Rian Johnson’s Star Wars: The Last Jedi didn’t work for me the first time I saw it. It wasn’t the movie I expected — a fault of mine, and not of the movie (naturally). The story’s desire to subvert expectations at virtually every turn rubbed me the wrong way. The repeatedly false endings aggravated me, as did Johnson’s deliberate attempt to reverse virtually everything we — the collective fanbase — thought a Star Wars movie should deliver. Luke’s lightsaber? Not important. Rey’s parents? A total dead end. Supreme Leader Snoke? We hardly knew you. I thought Johnson mishandled a lot of the tantalizing plot threads that J.J. Abrams established in The Force Awakens.
Now that Star Wars: The Last Jedi is out on Blu-ray and streaming, I was able to finally settle in for a second viewing, and what I discovered was the movie Rian Johnson always meant for me to see, and not the movie I thought I was seeing on a first pass. There’s a definite distinction, and one that doesn’t always crystalize on a first pass… particularly for a movie like The Last Jedi, which we — as entertainment journalists — spend months, and even years, writing about as we lead up to release date.
The subversion happens almost immediately, when Luke Skywalker (Mark Hamill) accepts the lightsaber that Rey (Daisy Ridley) has traveled great distances to return to him… and he tosses it over his shoulder as if it carries as much meaning as the X-Wing fighter he’s allowed to sink to the bottom of the water off the coast of Ahch-To. It continued as we learned the supposed truth about Rey’s heritage, and the importance of Snoke to the overall trilogy being told here.
When I first watched Star Wars: The Last Jedi, I saw too many of these scenes as preordained “boxes” that I needed to see checked off. And I found myself disagreeing with almost all of the answers that Rian Johnson was giving his audience — was giving me, personally. How could Rey come from no one special? How could Kylo Ren (Adam Driver) dispose of his mentor, Snoke (Andy Serkis) in dramatic but still unceremonious fashion… leaving far too many unanswered questions. And why is Luke behaving this way?
On a second pass, however, it’s easier to see these sequences in the actual context of the movie that’s playing out, and in truth, they fit. Rian Johnson knows that they fit. He wrote the damned movie. But they don’t fit the way that Star Wars fans might initially expect, and that’s jarring. So much of Star Wars: The Last Jedi is about eliminating the past, about starting over. “It’s time for the Jedi to end,” Luke laments, though he screams out loud, still hesitating, when Yoda himself burns down the tree and ignites the sacred text. Luke wants to destroy the past. He knows it’s mandatory so that the Resistance can actually evolve. But he’s not able to. It’s what he loves. It’s all he knows.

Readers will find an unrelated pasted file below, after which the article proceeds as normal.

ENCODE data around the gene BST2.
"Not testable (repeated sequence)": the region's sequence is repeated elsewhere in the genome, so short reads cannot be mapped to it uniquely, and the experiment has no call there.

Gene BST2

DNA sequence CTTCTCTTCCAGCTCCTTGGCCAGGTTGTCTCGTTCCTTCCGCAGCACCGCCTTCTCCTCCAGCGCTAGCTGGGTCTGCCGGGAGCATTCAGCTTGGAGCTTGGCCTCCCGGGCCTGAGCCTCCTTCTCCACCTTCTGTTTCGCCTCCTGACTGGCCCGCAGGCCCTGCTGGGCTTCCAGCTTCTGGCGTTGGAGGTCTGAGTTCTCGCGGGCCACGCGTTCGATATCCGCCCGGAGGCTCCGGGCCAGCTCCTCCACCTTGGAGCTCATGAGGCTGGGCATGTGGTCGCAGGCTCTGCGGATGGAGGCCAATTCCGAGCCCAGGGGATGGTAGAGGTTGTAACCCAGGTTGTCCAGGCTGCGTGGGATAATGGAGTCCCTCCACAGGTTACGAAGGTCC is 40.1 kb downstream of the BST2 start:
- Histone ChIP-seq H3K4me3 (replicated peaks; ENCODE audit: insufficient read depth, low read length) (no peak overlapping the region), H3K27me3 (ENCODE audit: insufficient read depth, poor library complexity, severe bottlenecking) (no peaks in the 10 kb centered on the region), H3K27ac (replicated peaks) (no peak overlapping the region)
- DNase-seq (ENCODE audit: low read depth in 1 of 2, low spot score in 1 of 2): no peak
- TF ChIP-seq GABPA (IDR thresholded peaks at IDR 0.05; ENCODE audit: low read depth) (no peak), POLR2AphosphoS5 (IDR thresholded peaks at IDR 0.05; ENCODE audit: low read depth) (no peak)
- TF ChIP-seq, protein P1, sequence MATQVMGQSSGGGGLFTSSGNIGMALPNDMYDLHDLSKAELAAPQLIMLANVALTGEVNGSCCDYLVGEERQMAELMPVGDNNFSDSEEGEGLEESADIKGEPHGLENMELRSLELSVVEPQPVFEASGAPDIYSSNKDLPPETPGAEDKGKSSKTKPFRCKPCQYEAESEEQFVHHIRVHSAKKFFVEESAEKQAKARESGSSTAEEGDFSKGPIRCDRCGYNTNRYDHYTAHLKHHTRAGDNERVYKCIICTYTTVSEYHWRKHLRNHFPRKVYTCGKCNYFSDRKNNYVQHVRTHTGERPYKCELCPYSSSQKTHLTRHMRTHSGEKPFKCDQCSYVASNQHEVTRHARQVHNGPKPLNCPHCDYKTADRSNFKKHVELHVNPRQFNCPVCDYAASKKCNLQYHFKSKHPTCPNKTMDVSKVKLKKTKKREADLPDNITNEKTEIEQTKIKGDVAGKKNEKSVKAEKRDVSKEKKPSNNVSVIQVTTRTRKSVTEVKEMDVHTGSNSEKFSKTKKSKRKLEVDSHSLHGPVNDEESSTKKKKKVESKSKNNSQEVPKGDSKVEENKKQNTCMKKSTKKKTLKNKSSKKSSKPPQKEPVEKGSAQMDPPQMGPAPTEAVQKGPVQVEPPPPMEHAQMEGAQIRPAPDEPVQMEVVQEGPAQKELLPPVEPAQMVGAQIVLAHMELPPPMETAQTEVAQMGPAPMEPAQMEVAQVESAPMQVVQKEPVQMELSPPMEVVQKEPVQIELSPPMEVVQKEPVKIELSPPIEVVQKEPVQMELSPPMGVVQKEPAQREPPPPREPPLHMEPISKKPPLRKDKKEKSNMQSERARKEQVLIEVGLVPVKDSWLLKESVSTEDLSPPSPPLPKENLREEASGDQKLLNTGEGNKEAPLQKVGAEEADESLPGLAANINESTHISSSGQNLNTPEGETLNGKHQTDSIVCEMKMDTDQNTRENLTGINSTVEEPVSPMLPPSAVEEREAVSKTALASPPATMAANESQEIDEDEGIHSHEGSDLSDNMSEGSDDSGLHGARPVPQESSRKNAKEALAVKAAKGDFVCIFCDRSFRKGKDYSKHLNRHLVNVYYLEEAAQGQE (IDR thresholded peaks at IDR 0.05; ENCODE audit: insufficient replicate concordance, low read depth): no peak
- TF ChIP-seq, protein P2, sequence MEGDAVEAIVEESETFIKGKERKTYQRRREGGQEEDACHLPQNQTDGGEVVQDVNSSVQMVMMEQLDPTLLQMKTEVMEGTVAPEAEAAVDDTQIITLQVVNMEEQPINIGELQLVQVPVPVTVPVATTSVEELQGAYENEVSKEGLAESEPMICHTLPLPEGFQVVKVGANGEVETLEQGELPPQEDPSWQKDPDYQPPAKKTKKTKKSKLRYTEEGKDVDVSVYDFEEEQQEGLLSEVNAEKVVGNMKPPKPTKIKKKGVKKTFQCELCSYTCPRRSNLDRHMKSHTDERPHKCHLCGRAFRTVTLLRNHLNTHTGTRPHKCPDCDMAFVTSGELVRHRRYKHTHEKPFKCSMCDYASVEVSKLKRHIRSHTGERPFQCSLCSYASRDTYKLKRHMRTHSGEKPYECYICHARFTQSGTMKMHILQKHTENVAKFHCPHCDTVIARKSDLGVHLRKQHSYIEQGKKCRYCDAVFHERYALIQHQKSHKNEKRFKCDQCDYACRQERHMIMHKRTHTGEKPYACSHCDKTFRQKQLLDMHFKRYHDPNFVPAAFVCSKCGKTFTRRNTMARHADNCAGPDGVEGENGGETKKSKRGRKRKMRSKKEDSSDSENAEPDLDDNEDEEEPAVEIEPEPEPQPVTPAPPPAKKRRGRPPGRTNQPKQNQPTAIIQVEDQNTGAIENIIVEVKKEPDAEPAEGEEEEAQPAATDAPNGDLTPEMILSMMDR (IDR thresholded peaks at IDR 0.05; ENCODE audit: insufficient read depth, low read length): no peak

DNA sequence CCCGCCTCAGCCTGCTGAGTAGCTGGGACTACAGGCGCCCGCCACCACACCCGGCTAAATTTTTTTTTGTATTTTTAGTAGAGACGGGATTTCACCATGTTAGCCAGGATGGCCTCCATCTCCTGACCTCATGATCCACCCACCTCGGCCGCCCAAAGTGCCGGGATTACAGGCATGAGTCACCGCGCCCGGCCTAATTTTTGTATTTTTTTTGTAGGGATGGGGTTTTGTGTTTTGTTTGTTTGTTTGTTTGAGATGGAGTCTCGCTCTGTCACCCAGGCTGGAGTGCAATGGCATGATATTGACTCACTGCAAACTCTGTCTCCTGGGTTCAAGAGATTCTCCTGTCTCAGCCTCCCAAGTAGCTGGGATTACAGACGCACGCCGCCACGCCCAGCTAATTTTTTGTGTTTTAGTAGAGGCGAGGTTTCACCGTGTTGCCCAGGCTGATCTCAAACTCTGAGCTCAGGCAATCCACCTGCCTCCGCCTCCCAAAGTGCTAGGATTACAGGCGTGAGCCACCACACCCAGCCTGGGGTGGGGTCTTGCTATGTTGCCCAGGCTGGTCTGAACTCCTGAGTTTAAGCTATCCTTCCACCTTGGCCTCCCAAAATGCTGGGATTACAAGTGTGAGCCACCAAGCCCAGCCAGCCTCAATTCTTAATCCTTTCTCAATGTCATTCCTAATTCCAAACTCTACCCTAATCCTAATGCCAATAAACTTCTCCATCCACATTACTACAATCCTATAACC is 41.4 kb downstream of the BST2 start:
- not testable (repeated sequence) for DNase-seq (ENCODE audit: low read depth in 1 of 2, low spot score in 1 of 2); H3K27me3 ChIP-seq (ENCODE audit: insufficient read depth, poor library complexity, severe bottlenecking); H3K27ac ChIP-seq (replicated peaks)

Isn’t this Rian Johnson speaking directly to the Star Wars faithful? When Kylo tells Rey that they can eliminate the Resistance and the First Order, and start anew, how do you not step back and think of this in terms of the future of Star Wars, as a storytelling vehicle. The Skywalker Saga is ending. But with deals in place with creators like Jon Favreau, Rian Johnson, David Benioff and D.B. Weiss, you realize that letting the past go only means embracing the future. And the future can be bright.
On a first pass, I also was so caught up in the seemingly important “answers” in Star Wars: The Last Jedi that I totally missed so many of the BOLD and sweeping choices that Rian Johnson made to this mythology. He gave Luke the heroic sendoff that the iconic character deserved, able to assist the Rebels one last time as he confronted his one mistake, the disappointed Ben Solo. He established strong new voices, sacrificed important characters, painted himself into a bit of an unexpected corner with Leia (given the passing of Carrie Fisher), and spread the seeds of rebellion to the next generation of Star Wars fans — both on the screen and off — knowing that it’s them, not us, who will carry the baton of Star Wars fandom for years to come.
Does it all work? Absolutely not. Flying Space Leia is still a bizarre choice. The special effects in Canto Bight are embarrassingly unfinished (though that detour isn’t as obnoxious), and for the life of me, I don’t understand the choice Benicio del Toro is making in his performance.
But on a second pass, the questionable was extremely overpowered by the bold and the courageous, and I saw Star Wars: The Last Jedi through a different prism. I connected with it differently, and saw it through a different prism. The movie didn’t change. But I did. And I’m thankful for it.
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